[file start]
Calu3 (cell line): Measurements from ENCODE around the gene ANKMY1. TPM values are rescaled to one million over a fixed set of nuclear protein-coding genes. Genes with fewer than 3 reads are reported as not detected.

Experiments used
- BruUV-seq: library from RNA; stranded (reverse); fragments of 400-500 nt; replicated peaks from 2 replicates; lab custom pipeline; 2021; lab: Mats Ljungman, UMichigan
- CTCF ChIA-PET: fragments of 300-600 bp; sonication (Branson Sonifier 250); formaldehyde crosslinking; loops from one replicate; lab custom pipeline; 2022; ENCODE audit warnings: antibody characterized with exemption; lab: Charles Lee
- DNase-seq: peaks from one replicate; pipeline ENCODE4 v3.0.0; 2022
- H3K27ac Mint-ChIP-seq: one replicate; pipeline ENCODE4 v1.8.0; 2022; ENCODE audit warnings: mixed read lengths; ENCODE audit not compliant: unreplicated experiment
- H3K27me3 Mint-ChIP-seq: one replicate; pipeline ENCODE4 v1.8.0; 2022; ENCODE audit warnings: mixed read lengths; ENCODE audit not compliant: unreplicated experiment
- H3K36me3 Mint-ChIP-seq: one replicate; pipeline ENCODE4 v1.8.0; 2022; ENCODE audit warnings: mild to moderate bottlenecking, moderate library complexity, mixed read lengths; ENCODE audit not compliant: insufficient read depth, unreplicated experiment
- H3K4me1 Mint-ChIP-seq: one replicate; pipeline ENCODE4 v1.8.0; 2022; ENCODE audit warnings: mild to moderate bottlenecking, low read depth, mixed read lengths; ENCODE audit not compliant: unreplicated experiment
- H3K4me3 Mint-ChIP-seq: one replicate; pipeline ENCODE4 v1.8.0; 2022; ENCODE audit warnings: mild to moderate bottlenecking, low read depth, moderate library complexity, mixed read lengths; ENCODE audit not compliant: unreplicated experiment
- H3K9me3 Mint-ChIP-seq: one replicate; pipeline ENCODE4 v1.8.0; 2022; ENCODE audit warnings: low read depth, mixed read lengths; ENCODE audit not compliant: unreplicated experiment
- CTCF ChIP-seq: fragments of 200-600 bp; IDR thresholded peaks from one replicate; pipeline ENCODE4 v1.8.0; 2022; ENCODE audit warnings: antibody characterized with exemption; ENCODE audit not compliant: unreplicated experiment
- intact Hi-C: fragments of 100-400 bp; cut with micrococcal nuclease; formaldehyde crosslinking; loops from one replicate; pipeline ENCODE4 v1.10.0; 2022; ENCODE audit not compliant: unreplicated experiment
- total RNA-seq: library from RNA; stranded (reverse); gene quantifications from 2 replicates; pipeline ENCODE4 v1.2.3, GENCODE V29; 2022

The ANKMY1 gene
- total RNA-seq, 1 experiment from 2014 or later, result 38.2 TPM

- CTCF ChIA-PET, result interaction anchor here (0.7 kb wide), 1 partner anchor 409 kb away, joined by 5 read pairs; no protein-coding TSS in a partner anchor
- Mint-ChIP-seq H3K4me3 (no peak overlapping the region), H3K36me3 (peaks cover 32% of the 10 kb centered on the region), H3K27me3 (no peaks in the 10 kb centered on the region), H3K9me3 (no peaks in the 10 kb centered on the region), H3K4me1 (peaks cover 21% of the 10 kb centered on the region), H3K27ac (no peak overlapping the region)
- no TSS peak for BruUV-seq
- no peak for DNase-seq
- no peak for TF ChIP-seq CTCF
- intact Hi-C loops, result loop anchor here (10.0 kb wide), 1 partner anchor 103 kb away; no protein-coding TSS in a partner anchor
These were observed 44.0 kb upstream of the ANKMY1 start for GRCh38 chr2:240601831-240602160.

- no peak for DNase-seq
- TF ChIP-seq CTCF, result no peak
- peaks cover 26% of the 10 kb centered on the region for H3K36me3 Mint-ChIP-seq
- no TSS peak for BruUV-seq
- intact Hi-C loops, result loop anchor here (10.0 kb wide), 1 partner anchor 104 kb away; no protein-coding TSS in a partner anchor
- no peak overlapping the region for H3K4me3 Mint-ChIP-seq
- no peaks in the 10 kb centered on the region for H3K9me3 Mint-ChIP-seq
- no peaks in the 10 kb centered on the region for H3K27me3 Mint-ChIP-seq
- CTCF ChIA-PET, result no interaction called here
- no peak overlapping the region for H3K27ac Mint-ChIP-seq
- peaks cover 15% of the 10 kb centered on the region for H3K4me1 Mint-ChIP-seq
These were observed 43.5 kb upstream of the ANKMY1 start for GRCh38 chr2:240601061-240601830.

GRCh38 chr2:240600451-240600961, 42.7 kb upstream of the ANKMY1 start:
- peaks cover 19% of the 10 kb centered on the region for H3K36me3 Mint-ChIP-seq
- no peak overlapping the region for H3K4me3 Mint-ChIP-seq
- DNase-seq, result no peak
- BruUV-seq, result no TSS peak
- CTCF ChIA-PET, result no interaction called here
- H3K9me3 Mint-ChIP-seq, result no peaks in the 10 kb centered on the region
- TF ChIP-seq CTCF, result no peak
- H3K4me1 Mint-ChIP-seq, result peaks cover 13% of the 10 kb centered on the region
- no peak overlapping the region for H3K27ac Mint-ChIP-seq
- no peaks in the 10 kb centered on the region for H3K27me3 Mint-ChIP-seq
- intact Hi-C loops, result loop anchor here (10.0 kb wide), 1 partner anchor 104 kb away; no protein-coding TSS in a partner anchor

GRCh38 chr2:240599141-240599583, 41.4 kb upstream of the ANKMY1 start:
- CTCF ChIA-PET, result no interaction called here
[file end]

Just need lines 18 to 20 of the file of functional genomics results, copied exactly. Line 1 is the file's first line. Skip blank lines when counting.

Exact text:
- Mint-ChIP-seq H3K4me3 (no peak overlapping the region), H3K36me3 (peaks cover 32% of the 10 kb centered on the region), H3K27me3 (no peaks in the 10 kb centered on the region), H3K9me3 (no peaks in the 10 kb centered on the region), H3K4me1 (peaks cover 21% of the 10 kb centered on the region), H3K27ac (no peak overlapping the region)
- no TSS peak for BruUV-seq
- no peak for DNase-seq